Increased Expression of the Glucocorticoid Receptor β in Infants With RSV

Posted: 9/25/2012

From Pediatrics:

OBJECTIVES: The majority of studies on glucocorticoid treatment in respiratory syncytial virus (RSV) bronchiolitis concluded that there are no beneficial effects. We hypothesized that RSV-infected patients may have an increased glucocorticoid receptor (GR) β expression, the isoform that is unable to bind cortisol and exert an antiinflammatory action.

METHODS: By using real-time polymerase chain reaction, we studied the expression of α and β GR in the peripheral blood mononuclear cells obtained from 49 RSV-infected infants (<1 year of age) with severe (n = 29) and mild to moderate (n = 20) illness. In plasma, we analyzed the level of cortisol by radioimmunoassay and inflammatory cytokines interleukin (IL)-10, IL-6, tumor necrosis factor-α, IL-1β, IL-8, IL-12p70, IL-2, IL-4, IL-5, interferon-γ, and IL-17 by cytometric beads assay. Statistical analysis was performed by nonparametric analysis of variance.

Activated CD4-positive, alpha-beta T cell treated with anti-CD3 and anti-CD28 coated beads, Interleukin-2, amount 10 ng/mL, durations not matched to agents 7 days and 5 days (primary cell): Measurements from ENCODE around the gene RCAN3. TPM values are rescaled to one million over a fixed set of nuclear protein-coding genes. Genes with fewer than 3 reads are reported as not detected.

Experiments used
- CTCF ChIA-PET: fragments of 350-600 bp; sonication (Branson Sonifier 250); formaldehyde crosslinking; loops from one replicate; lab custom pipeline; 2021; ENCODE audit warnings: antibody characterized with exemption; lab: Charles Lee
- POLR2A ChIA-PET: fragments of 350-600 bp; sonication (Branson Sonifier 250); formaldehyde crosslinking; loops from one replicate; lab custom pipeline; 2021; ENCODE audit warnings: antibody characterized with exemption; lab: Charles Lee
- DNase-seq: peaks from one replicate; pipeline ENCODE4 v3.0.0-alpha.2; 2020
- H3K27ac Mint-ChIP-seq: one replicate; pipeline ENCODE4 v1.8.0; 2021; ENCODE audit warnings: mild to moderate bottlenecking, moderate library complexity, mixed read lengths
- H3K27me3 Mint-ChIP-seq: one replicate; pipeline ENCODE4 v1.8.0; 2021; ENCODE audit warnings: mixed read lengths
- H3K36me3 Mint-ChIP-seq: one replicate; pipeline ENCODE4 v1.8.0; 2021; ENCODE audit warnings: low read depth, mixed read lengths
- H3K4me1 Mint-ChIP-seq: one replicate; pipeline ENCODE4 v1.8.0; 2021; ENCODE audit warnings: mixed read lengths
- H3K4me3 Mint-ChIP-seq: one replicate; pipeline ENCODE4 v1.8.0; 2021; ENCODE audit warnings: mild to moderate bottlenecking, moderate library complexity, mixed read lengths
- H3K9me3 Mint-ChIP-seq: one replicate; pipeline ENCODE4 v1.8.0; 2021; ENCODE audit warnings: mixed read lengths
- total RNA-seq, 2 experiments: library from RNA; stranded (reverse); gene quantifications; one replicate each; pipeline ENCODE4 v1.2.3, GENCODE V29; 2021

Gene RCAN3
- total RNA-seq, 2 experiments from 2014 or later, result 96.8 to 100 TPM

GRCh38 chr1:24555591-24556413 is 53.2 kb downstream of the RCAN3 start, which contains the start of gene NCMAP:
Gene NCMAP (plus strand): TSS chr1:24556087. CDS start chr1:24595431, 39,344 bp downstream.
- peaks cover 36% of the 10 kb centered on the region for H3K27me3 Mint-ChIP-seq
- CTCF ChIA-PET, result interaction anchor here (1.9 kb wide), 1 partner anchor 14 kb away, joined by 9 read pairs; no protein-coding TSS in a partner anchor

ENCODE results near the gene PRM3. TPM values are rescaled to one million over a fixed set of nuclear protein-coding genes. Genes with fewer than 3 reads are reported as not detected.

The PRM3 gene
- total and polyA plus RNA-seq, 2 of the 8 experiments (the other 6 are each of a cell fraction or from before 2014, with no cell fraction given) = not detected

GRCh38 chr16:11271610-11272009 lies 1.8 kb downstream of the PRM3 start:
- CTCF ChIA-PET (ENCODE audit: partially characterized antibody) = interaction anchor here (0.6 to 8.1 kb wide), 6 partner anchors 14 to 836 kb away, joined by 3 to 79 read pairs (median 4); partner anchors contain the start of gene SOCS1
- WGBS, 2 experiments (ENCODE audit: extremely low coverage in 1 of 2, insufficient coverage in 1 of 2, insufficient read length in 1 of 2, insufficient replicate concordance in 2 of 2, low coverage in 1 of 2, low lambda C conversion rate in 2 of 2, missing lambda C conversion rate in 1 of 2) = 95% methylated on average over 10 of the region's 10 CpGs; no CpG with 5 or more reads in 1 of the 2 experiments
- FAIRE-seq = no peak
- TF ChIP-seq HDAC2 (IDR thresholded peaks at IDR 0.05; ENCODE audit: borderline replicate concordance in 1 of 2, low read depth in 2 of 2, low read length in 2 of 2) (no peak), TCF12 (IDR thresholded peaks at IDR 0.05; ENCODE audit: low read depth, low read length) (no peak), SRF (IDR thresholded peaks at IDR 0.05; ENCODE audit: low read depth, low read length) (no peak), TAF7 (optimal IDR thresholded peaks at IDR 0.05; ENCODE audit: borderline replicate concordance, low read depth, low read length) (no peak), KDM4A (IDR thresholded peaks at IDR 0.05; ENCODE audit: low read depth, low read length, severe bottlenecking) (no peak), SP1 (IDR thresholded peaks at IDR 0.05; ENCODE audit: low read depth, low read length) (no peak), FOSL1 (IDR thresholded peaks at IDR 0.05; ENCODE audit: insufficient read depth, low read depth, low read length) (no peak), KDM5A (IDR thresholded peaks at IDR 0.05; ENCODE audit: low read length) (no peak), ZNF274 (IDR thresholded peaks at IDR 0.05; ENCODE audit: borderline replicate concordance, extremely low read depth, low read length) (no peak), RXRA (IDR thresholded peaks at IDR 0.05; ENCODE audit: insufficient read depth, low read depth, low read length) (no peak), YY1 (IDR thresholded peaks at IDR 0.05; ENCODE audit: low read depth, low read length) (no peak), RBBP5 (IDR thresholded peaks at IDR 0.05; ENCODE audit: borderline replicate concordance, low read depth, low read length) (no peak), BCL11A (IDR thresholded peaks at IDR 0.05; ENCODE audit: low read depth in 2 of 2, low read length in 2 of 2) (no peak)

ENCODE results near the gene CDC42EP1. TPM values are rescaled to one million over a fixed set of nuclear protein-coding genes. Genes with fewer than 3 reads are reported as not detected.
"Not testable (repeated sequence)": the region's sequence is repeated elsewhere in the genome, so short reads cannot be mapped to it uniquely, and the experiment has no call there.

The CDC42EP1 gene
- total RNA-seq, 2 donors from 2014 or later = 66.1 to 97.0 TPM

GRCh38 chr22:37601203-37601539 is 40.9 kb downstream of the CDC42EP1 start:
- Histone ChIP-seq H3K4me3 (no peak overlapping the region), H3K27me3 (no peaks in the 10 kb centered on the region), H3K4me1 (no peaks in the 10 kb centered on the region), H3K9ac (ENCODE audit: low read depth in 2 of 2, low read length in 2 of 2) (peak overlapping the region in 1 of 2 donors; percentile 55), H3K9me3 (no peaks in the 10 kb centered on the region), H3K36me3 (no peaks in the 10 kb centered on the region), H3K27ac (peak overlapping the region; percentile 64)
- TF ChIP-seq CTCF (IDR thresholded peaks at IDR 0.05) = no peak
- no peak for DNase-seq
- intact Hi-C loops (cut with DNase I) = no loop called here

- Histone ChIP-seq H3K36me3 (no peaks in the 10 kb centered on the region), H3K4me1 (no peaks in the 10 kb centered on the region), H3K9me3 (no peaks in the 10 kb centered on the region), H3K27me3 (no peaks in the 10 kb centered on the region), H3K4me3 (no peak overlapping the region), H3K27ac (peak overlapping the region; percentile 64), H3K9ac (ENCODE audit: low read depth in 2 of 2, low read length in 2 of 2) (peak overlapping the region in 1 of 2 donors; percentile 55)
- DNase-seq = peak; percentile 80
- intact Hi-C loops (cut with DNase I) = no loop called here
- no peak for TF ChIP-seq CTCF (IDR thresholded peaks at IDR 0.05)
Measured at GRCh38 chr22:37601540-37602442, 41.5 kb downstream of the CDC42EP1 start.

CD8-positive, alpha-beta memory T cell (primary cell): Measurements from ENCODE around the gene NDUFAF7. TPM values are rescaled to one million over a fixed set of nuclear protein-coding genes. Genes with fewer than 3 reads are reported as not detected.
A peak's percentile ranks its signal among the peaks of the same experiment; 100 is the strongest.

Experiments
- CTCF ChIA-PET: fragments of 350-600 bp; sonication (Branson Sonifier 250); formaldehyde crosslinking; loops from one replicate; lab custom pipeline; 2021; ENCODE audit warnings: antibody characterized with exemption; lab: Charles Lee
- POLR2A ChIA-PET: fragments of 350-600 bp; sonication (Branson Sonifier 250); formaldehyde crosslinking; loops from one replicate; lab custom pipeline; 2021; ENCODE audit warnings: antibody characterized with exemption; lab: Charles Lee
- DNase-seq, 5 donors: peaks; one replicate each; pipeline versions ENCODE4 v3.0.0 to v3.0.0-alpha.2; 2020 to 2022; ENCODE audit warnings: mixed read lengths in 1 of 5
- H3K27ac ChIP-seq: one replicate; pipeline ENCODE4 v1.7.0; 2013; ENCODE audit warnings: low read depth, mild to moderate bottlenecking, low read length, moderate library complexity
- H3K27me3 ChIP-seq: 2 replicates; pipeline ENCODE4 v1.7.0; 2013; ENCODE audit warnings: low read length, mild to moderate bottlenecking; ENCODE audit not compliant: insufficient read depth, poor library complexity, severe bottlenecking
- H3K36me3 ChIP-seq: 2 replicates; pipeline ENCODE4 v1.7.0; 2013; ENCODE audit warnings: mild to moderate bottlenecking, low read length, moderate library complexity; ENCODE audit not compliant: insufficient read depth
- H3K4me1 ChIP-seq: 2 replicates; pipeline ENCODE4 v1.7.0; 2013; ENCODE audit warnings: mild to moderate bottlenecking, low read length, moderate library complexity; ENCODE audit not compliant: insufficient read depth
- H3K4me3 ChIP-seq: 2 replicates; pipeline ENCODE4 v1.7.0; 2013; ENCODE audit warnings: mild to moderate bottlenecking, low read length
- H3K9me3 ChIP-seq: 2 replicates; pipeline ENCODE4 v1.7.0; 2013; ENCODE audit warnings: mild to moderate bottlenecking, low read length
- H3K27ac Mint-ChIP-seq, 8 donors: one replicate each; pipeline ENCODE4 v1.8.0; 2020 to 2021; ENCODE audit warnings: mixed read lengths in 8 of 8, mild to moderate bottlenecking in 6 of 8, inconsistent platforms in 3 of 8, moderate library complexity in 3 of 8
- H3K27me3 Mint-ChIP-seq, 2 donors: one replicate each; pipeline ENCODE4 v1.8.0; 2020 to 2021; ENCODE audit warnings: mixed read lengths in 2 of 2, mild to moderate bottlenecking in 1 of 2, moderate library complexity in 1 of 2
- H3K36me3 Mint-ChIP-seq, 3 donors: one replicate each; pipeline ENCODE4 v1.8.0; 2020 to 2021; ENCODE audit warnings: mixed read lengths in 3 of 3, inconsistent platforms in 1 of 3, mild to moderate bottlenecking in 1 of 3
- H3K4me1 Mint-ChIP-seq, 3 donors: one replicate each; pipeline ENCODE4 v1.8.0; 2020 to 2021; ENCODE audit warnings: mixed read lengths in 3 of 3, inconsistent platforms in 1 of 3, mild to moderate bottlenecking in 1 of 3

RESULTS: We found a significant increase of β GR expression in patients with severe illness compared with those with mild disease (P < .001) and with a group of healthy controls (P < .01). The α:β GR ratio decreased significantly in infants with severe disease compared with those with mild illness (P < .01) and with normal controls (P < .001). The expression of β GR was positively correlated with the clinical score of severity (r = .54; P < .0001).

CONCLUSIONS: The decrease of the α:β GR ratio by an increase of β receptors expression is related to illness severity and may partly explain the insensitivity to corticoid treatment in RSV-infected infants. The increased expression of β GR could be a marker of disease severity.

Original here.